There is also regeneration involved in Billy Prior and Sarah Lumb’s story. By creating thoughts, feelings, and relationships for Billy and Sarah, Barker helps us to imagine what the conflict might have been like for members of the working class. She regenerates the way we think about the First World War, illuminating the kinds of experiences that are often overshadowed by more familiar and famous tales.
Perhaps most importantly, Barker seems to regenerate the past. She has gathered together historical documents – including Rivers’ research and Owen’s manuscripts – and revived them. She has blended the information they offer with her own fictions and interpretations. In doing so, she has created the impression that by immersing ourselves in her novel we can ‘get the past back.’ Regeneration is part chronicle, part fiction. It raises questions about if and how literature can reveal and revive the history.
This year, the anniversary of the book’s publication and the middle of the conflict’s centenary, we think about our cultural fascination with the First World War. Regeneration (1991), alongside The Eye in the Door (1993) and The Ghost Road (1995), has shaped and tested our perceptions of the conflict. But the books’ popularity and success also speaks to a desire to look back at the war – to return to it, to see it again and see it anew.
What effect has Barker’s work had on how we see the First World War? Why is it that the conflict remains so important to us? Why does its literature, whether published at the time or in our own day, stay with us? Will we still be asking these questions once another hundred years have passed?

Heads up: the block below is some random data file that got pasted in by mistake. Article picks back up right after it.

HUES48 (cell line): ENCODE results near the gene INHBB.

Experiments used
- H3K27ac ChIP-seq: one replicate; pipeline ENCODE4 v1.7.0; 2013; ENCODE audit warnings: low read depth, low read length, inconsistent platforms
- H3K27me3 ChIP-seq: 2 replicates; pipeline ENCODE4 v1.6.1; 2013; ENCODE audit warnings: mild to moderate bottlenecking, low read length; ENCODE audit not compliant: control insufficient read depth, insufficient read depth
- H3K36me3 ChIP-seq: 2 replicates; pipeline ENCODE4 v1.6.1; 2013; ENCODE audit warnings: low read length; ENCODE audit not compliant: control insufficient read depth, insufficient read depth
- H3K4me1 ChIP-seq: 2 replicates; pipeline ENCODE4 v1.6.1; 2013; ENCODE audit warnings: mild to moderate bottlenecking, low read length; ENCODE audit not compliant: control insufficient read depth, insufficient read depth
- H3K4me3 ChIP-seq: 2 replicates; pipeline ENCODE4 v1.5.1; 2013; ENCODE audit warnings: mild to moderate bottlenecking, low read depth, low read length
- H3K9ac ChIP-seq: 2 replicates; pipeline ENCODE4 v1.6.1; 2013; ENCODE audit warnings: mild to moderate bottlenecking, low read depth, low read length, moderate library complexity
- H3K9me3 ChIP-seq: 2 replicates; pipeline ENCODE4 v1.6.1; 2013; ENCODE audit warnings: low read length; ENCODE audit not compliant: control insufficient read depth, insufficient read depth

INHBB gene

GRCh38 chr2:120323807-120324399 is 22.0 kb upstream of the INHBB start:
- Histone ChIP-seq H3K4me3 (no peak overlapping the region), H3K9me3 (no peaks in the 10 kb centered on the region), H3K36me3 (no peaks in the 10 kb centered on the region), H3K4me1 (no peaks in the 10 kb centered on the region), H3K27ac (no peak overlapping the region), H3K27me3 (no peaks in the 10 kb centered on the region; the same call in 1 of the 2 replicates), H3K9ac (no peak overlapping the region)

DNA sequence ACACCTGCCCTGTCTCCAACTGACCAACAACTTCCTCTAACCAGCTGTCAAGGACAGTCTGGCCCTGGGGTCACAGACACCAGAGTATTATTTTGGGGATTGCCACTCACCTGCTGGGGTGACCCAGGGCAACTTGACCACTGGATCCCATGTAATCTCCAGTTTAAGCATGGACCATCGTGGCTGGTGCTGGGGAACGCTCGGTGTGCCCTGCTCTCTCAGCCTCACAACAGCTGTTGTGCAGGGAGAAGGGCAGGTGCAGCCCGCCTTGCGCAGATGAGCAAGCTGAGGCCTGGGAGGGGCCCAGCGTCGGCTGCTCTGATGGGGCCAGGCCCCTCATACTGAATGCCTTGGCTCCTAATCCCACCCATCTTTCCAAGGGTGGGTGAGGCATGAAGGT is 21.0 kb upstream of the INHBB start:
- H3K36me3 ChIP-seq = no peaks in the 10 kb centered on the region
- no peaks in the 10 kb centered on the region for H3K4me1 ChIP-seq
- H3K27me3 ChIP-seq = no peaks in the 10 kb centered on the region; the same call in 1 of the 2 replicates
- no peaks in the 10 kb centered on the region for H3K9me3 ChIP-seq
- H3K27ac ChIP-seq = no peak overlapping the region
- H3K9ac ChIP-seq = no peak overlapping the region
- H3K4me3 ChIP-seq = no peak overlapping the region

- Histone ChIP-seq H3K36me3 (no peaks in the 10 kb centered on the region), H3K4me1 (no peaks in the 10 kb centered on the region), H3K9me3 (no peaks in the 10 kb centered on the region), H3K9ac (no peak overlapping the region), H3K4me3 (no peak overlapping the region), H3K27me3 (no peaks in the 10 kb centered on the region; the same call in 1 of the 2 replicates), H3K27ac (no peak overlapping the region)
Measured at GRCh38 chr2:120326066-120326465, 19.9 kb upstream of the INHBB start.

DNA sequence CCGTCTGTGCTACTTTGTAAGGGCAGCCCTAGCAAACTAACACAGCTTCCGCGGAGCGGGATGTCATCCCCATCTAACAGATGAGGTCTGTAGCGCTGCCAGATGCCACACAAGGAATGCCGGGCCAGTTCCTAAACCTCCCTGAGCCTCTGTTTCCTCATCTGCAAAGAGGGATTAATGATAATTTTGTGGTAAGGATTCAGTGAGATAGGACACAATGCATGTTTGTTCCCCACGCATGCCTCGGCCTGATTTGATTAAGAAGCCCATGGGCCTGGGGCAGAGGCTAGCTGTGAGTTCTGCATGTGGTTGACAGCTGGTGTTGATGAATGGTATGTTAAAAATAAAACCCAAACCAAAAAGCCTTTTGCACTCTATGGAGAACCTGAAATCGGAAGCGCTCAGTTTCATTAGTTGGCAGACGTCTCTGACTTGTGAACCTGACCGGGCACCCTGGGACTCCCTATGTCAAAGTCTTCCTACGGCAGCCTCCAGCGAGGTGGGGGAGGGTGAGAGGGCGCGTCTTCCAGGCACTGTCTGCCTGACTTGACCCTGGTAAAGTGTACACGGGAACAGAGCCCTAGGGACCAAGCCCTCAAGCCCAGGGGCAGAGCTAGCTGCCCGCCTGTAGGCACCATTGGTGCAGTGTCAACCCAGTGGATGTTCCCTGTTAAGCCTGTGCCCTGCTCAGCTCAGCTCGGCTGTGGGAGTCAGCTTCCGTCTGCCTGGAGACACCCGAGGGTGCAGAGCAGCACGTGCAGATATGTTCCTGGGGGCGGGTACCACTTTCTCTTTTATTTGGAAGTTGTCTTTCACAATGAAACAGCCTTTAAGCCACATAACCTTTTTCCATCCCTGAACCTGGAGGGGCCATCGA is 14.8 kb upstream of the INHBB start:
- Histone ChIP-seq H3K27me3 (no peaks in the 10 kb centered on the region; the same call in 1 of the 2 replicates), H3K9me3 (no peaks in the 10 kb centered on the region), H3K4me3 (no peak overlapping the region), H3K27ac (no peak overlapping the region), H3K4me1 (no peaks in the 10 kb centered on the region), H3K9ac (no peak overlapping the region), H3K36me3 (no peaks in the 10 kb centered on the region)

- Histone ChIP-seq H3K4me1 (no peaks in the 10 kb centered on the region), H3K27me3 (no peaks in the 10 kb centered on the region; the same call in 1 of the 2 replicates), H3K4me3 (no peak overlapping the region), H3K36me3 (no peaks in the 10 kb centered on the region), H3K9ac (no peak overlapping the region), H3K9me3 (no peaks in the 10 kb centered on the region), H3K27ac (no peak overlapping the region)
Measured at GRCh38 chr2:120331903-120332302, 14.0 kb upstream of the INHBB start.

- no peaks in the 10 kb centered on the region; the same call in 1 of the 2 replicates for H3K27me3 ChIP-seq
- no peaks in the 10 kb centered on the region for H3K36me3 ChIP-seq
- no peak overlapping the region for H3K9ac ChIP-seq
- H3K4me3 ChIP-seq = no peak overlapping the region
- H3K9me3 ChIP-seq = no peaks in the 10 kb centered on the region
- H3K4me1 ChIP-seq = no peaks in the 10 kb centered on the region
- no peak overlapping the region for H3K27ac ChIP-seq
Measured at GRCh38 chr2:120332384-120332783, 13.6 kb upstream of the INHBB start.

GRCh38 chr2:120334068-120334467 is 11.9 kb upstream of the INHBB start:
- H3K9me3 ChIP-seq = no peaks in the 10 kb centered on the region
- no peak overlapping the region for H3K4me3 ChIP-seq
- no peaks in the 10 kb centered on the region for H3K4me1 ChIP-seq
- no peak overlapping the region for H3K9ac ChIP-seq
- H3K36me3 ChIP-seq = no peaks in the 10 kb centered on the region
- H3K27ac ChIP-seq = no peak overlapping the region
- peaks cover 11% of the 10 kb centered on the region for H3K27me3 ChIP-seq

The Big Read in Durham Libraries
We’re inviting library users all over County Durham to get involved with the Big Read again this year. Branch libraries across Durham will be distributing FREE copies of Regeneration to readers and holding book group meetings to discuss its themes. The prison library service will be sharing the book too. Participating libraries are: Durham Clayport, Newton Aycliffe, Peterlee, Seaham, Cornforth, Murton, Belmont, Chester le Street, Consett, Stanley, Pelton, Newton Hall, Crook, Barnard Castle, Willington Get in touch with your nearest branch for more details. On Tuesday 27 September at 2pm we will be hosting a special free library book group summit meeting at Consett Library and inviting members from all the library book groups to join together for a discussion about Regeneration. There is no need to book for this event. Drop into Clayport Library to see a specially commissioned artwork by visual artist Yvette Hawkins inspired by her reading of Regeneration and the First World War.
Please download this PDF to see our notes for reading groups.
Big Read events for Durham Book Festival
Durham Book Festival brings two of Britain’s foremost literary chroniclers of the First World War together for the very first time. Award-winning authors Pat Barker and Michael Morpurgo will together talk about what draws them to the First World War and will also reflect upon their illustrious writing careers.
This is a chance to see, handle, and discuss wartime magazines and journals from the Palace Green and Newcastle City Library collections. We have gathered together a range of little-seen periodicals to investigate how people wrote about the First World War while it was taking place.
A live performance of several centuries of war poetry, from the Live Canon Ensemble. This programme features not only well-known poems from the First World War, including by Rupert Brooke, Edward Thomas, Siegfried Sassoon and Wilfred Owen, but work from the Crimea, Second World War, Vietnam, Iraq and Afghanistan, and some of the most extraordinary war poetry by women from every generation.
Join artist Yvette Hawkins to create a cloth book inspired by Pat Barker’s Regeneration. The workshop will use techniques including darning, mending and sewing to create a cloth book made of repaired recycled textiles.